(The Joyas de Mexico Ballet dancers performed to considerable applause at Fiesta Latina in downtown Windsor on Maiden Lane on June 30, 2018. Photo above by Robert Tuomi / Eyes On Windsor.)
For the fourth time in as many years there was salsa and related dancing in the streets of Windsor’s usually laid back downtown. But, as the dancers found out, there is no universal style of salsa. The moves, although similar, particularly the gyrating hips, are actually as varied as the countries that make up Latin America.
To explain all this, Windsor’s own Jenny Ingratta delivered an hour of instruction to acquaint the dancers with the subtle differences between, say the moves of Dominican Republicans compared to Cubans with their casino style. The latter traces its roots to the once popular gambling palaces that dominated the island country before its revolution in the 1950s.
Sponsored by the Windsor Downtown Business Improvement Association, Fiesta Latina took over Maiden Lane and overflowed onto adjoining Pelissier Street. There the crew from Windsor’s east end Palenque restaurant found few breaks as they sold freshly made tacos. Demand, Eyes on Windsor was told, was running neck and neck for fish, beef, pork or chicken varieties.
Between acts emcee Adelina Trottier, originally from Columbia, kept the audience informed and added small tidbits of cultural information. With many non-Latinas present, her explanations were much appreciated.
A crowd pleaser was the return of Joyas de Mexico Ballet. For a decade the Farmington Hills-based troupe, has been delighting audiences on both sides of the border, the Canada/US border.
Founder Luly del Real was eight when she started ballet lessons in her home town of Chihuahua. Her organization has a goal of teaching and preserving Mexican culture through dance. This is why her dancers wore authentic Mexican outfits.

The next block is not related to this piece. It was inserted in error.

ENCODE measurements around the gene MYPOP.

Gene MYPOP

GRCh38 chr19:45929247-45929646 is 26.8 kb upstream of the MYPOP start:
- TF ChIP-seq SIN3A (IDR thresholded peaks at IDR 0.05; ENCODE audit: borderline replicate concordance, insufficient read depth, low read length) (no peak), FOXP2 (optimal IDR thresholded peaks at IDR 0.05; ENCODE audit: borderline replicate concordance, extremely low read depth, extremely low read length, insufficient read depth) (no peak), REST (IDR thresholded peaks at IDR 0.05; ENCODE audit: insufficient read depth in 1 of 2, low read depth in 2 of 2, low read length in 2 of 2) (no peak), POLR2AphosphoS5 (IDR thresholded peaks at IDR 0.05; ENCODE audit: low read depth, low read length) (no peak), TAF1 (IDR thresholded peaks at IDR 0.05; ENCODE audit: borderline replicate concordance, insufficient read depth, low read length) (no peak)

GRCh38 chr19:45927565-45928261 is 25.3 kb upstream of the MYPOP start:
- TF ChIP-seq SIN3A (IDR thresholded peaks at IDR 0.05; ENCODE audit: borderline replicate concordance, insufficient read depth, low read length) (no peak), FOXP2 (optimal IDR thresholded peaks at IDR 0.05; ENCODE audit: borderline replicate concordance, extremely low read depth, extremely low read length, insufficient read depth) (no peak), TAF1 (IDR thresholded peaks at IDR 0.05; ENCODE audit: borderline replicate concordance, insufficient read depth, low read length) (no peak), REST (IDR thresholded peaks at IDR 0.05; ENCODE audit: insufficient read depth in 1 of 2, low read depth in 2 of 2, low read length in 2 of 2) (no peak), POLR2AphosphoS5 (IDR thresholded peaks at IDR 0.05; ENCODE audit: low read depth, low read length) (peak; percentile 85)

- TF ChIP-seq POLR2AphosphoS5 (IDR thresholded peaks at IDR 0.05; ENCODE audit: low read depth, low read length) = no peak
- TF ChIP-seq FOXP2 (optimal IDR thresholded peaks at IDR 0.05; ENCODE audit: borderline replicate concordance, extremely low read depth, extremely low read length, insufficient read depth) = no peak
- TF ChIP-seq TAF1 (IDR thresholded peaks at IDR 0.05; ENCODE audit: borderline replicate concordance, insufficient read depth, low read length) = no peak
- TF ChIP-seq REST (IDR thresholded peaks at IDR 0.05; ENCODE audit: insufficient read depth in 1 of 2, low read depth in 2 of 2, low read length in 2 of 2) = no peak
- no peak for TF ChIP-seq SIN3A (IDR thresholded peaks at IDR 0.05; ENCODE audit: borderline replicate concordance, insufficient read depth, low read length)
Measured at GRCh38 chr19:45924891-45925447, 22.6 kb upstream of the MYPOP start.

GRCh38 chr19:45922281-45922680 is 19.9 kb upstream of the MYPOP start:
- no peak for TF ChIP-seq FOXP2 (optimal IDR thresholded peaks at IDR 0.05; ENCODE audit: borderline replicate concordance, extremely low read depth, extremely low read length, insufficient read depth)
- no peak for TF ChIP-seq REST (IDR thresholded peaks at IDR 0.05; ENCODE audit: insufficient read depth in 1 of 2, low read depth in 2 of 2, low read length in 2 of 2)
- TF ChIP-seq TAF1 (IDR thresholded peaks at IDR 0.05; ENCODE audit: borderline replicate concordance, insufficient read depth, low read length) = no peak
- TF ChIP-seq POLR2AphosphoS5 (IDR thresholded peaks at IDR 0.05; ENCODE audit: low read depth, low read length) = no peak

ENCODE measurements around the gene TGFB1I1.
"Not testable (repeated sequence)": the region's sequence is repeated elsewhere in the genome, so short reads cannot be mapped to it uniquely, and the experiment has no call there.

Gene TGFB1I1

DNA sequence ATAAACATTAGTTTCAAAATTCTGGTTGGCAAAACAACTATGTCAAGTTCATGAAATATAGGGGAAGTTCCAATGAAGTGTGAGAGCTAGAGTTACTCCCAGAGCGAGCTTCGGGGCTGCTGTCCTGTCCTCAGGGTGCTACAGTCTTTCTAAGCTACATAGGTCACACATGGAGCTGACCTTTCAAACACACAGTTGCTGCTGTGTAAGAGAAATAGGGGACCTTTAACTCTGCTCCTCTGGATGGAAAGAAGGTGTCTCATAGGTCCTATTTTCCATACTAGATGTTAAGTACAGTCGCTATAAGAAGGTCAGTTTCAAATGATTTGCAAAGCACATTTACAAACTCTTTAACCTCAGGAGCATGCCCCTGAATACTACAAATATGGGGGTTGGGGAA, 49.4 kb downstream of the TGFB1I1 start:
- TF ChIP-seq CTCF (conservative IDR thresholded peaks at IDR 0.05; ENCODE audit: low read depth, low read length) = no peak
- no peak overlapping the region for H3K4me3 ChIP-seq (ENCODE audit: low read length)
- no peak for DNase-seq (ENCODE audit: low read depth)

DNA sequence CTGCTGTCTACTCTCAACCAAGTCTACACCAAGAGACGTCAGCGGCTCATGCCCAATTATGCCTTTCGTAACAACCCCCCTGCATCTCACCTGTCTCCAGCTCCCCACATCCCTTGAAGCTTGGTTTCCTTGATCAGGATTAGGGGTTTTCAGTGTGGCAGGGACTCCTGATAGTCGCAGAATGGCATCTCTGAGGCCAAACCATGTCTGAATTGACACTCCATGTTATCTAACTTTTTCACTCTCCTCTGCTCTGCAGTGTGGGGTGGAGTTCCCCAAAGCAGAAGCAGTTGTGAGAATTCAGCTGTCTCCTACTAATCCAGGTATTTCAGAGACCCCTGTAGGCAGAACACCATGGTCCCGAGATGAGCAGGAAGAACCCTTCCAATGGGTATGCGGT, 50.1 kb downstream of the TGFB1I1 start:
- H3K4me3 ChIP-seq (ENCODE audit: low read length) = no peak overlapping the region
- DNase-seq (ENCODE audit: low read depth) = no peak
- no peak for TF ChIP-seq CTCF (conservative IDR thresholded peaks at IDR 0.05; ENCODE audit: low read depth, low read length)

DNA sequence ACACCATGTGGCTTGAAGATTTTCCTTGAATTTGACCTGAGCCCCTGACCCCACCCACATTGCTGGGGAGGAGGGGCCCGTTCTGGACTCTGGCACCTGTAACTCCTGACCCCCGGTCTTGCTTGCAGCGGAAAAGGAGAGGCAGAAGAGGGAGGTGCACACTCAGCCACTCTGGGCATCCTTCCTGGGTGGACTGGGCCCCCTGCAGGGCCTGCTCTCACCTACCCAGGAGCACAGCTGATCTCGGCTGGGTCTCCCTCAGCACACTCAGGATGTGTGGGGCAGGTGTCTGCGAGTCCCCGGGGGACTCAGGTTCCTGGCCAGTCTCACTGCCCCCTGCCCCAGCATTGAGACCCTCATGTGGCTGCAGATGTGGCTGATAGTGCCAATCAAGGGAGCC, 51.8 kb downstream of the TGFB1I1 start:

Del Real was a bit worried about the effect the heavy dresses and the hot weather would have on her dancers. It was around 30C during their performance. Despite it all, they went ahead without skipping a beat.
For the youngsters, a highlight was breaking open a piñata. They lined up waiting for a turn to beat the papier-mâché container filled with toys and candy. With its integrity finally compromised, and it took a number of children with a minimum of four hits to get it that way, the street quickly filled with treats which the young ones gladly scooped up.
As darkness approached two bands took over. Latina Fusion group Ánima started off. Band leader, the masked Animasai, showed a playful side. As each band member was introduced he claimed they were not all in attendance. Actually, only one was missing.
Fiesta Latina has become one of Windsor’s annual favourite cultural festival experiences!
Article by Robert Tuomi
For over a decade, Robert has covered local news and community events. Initially as a contributor to CBC Radio’s local morning show and then as the long-time producer and host of CJAM’s The Rest of the News and as a journalist at the Windsor Square. A graduate of the Nikon School of Photography he enjoys illustrating his reports with what he sees through his camera’s lens.